Can we really learn to love people who aren’t like us?
The humorist Alan Coren was told by his publisher that if he wanted to write a bestseller it should be about sport or pets. So he wrote a book called Golfing for Cats. Today I suspect his publisher would tell him to attack religion. Atheism sells.
First The End of Faith by Sam Harris was a success in the US. Then came Daniel Dennett’s Breaking the Spell, Richard Dawkins’s The God Delusion and A. C. Grayling’s Against all Gods. And now Christopher Hitchens’s God is not Great is high in the charts both sides of the Atlantic.
There have been, of course, various ecclesiastical ripostes, usually that atheism is itself a faith and you can have secular fundamentalists as well as religious ones. This is fine if we enjoy knockabout polemics, but if we are honest, it’s not good enough.
There is a story told about the 1st-century Jewish teacher Yochanan ben Zakkai. A Roman challenged him about a Jewish ritual. Pure superstition, he said. Not so, said the rabbi, and gave him an answer that made sense in terms of his questioner’s beliefs. The Roman went away satisfied. But the rabbi’s disciples said: “You answered him. What will you answer us?”
That is the real question. Atheism does not come from nowhere. Agnosticism and indifference do; people drift, religion ceases to inspire, there are other things to do. Atheism is different. It is a form of protest. Something goes badly wrong in religious life, and people feel moved to write books saying, essentially, “Not in my name”. When that happens, mere apologetics is not enough. When the debate is over, something inside the believer’s soul refuses to stay silent. “You answered him. What will you answer us?”
Secularisation, the great movement of the European mind that began in the 17th century, did not begin because people stopped believing in God. The movement’s intellectual heroes, Newton and Descartes, believed in God very much indeed.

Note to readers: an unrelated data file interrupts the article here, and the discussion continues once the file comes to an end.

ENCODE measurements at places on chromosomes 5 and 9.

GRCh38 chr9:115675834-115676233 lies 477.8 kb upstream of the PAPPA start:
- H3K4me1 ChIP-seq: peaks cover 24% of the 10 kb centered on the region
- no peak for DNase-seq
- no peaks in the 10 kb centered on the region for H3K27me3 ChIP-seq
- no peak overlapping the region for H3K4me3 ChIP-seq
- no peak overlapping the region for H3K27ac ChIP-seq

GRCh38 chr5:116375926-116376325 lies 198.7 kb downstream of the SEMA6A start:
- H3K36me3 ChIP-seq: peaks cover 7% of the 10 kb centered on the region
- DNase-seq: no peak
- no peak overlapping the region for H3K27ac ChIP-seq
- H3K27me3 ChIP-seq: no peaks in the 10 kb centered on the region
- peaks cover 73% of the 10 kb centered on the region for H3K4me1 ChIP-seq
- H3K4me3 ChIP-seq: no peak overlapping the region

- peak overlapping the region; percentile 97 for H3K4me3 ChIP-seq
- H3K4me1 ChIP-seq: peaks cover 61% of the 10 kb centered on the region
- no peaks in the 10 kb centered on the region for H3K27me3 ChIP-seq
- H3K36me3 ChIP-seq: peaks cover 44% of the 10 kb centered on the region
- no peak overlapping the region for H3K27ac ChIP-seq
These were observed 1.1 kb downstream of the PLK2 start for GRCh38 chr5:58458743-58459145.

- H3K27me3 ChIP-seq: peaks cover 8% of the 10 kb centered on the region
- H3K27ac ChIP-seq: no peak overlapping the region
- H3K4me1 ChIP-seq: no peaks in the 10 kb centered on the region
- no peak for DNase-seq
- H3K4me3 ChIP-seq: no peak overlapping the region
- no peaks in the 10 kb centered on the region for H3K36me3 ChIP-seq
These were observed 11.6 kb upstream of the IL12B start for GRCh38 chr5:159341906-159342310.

What they lost faith in was the ability of religious people to live peaceably together. Catholics and Protestants had been fighting one another across Europe in what Hobbes called “the war of every man against every man”. There had to be another way. So, first science, then philosophy, politics and culture were rebuilt on foundations that did not depend on doctrine or dogma but instead on experiment and observation, reason and inference.
As then, so now. Sunni and Shia fight in the Middle East, as do Muslims and Hindus in Kashmir, Buddhists and Hindus in Sri Lanka, and Muslims and Jews in Israel. Two things have happened in our postmodern, postCold War constellation. Religion, often as the outer clothing of ethnicity, has returned to the political arena. And religions still do not know how to live together in peace.
In one sense, then, we have been here before. But in another, we haven’t. That’s not just because our powers of destruction have grown, but because global communications technology means that conflict anywhere can be broadcast everywhere. Battles being fought thousands of miles away are transmitted throughout the world, creating tensions in university campuses, charities and churches, polarising opinion, wrecking friendships and dividing societies.
That’s when people start writing books about atheism and they become bestsellers. For the great strength of religion is that it creates communities, and its great weakness is that it divides communities. The two go hand in hand. For every “us” there is a “them”, and the stronger the togetherness within, the deeper the estrangement without. What binds also separates. It always did.
The real battle, and it applies to secular and religious alike, is: can we love, not hate, the people not like us? We are tribal animals. We are hardwired for conflict. Sociobiologists call this genetic coding, Christians, original sin, Jews, the evil inclination. The belief that unites us is that instinct is not the final word. Selfish genes can produce selfless people. Is that miracle or mere chance? Loving creator or blind watchmaker? That is an important question. But the urgent one is: can we, believer and nonbeliever, join hands to become agents for peace against those who seek to globalise war?